Diamond fraud is an alarming and growing trend that has caused significant financial loss to consumers worldwide. With diamond prices continuing to rise in response to global demand, unfortunately, so have the number of fraudulent activities related to diamonds. This post will explore how leveraging blockchain technology and Non-Fungible Tokens (NFTs) can help combat this costly problem by providing transparency and security within the diamond industry’s supply chain.
We’ll also examine how organizations like De Beers Group have begun advancing their anti-fraud efforts through initiatives designed explicitly around these two innovative technologies.
Before being utilized in exquisite jewelry, gemstones go through a lengthy process that includes mining, polishing, and cutting. The most recent diamond or pearl business lacks enough openness and traceability. Customers have the right to know the mining source of a diamond they have purchased since they are becoming less tolerant of ensuring their fine jewelry is obtained ethically.
Also, through diamond certifications, fraud and misconduct can be fraudulently perpetrated. Due to the variety of diamond authentication certificates available, fraudsters have seized an opportunity to commit fraudulent activities, portraying false certificates for marked-up prices. A laboratory-grown diamond with a fake inscription demonstrates how close the measurements of the man-made stone are to the information in the original report.
Traditional approaches that lack transparency can be remedied by using a blockchain-based ledger. The blockchain ledger’s immutability aids in keeping unmodified traces of the complete process flow in the fine jewelry business and restricts fraudulent actions. Customers and entities may use blockchain to track every stage and process of purchasing jewelry, generating a more traceable record and encouraging ethical sourcing of its gemstones and metals.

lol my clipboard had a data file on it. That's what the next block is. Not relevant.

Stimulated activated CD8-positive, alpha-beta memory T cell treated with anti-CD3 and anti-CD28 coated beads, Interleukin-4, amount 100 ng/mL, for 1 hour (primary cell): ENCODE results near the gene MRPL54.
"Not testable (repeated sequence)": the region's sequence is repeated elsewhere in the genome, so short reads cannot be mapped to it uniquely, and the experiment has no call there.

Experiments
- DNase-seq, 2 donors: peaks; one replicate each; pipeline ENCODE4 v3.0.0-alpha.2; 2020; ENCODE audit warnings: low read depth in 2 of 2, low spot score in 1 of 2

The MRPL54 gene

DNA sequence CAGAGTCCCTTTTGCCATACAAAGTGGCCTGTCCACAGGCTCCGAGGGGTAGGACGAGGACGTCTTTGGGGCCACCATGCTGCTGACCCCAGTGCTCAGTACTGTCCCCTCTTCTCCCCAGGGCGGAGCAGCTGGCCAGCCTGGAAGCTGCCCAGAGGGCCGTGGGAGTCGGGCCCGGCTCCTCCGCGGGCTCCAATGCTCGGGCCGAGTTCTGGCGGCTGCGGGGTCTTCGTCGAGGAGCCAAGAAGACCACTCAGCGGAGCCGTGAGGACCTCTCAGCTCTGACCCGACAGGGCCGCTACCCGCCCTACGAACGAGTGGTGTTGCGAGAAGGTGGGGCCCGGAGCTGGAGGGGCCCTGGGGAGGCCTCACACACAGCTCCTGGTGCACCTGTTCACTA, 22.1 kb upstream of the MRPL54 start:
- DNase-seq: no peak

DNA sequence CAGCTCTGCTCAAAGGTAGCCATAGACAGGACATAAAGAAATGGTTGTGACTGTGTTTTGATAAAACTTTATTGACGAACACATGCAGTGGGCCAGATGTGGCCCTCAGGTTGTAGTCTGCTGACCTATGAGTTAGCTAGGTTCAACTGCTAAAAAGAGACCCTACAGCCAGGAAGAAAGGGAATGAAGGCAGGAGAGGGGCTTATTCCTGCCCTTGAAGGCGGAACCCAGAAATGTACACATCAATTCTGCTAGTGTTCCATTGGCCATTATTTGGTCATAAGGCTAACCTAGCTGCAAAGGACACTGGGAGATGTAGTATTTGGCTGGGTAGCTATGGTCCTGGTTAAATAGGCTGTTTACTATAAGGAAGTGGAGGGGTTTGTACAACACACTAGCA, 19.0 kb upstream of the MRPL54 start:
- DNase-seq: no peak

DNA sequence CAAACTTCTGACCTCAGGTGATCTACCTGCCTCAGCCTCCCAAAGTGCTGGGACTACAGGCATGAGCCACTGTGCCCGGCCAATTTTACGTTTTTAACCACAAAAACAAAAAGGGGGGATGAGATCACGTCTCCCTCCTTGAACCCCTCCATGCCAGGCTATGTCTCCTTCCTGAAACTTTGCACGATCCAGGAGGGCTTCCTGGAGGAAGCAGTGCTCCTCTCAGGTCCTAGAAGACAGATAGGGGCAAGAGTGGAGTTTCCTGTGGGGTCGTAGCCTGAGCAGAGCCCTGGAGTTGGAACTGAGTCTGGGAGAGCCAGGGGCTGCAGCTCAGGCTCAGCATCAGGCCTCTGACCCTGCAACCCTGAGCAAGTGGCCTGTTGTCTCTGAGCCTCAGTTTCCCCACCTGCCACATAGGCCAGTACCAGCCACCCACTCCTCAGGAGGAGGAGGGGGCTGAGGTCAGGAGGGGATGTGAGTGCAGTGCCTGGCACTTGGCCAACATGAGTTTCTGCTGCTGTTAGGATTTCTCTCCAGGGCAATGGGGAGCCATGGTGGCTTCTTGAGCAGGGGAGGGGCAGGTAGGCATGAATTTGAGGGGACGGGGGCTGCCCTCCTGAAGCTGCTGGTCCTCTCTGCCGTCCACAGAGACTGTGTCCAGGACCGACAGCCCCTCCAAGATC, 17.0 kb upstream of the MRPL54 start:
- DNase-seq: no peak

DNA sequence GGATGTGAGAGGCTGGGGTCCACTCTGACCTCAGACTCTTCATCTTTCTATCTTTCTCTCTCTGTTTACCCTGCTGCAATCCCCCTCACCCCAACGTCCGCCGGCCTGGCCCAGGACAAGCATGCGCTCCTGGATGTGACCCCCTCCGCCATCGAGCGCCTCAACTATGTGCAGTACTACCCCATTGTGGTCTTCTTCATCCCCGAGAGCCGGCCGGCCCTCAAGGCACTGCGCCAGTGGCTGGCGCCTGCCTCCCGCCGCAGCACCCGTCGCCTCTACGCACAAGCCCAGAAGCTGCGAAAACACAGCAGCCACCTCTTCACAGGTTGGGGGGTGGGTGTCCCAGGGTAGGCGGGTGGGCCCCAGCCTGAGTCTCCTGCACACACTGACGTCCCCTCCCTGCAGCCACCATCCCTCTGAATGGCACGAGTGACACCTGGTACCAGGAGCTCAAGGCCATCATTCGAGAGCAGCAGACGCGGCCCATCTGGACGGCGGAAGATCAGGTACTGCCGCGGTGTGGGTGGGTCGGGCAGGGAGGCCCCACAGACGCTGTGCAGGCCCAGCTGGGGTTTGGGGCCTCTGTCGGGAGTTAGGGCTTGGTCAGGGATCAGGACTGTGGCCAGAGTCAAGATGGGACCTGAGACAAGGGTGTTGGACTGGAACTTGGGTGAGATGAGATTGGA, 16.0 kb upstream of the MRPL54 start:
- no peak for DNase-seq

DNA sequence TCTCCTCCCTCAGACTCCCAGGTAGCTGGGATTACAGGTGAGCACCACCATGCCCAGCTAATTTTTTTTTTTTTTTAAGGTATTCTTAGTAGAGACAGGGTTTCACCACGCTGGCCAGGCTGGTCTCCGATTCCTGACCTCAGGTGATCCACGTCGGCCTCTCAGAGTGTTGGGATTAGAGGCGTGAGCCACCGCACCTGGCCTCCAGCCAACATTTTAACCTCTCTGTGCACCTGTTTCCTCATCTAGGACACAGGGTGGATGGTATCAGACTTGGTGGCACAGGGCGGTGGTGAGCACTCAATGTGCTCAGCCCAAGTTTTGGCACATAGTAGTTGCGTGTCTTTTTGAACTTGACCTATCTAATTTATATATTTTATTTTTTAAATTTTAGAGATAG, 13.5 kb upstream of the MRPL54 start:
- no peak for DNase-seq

NFTs can be a solution to help ensure that only legitimate diamonds receive certification. By tracking detailed information about each diamond from its source to the final sale point, NFTs create immutable records of provenance. These are shielded from malicious actors and enable faster transaction speeds for buyers and sellers alike.
NFTs and blockchain being used in diamond certification
De Beers: NFT adoption within the diamond industry may also gain traction once mainstream retailers implement the technology. For example, De Beers is currently using the Trakr blockchain to trace the origin of its diamonds. Tracr promises to be the only diamond blockchain that delivers tamper-proof records of diamond provenance at scale, with the ability to register 1 million gems every week on its network.
Cartier: Cartier’s parent firm, with LVMH and Prada Group, has launched the Aura Blockchain Consortium, which uses blockchain to trace the product history and provenance of luxury goods. On the Aura blockchain, an NFT is generated to aid in tracking a specific luxury commodity. However, an Aura NFT is not yet tradeable on the open market – it was designed to track information.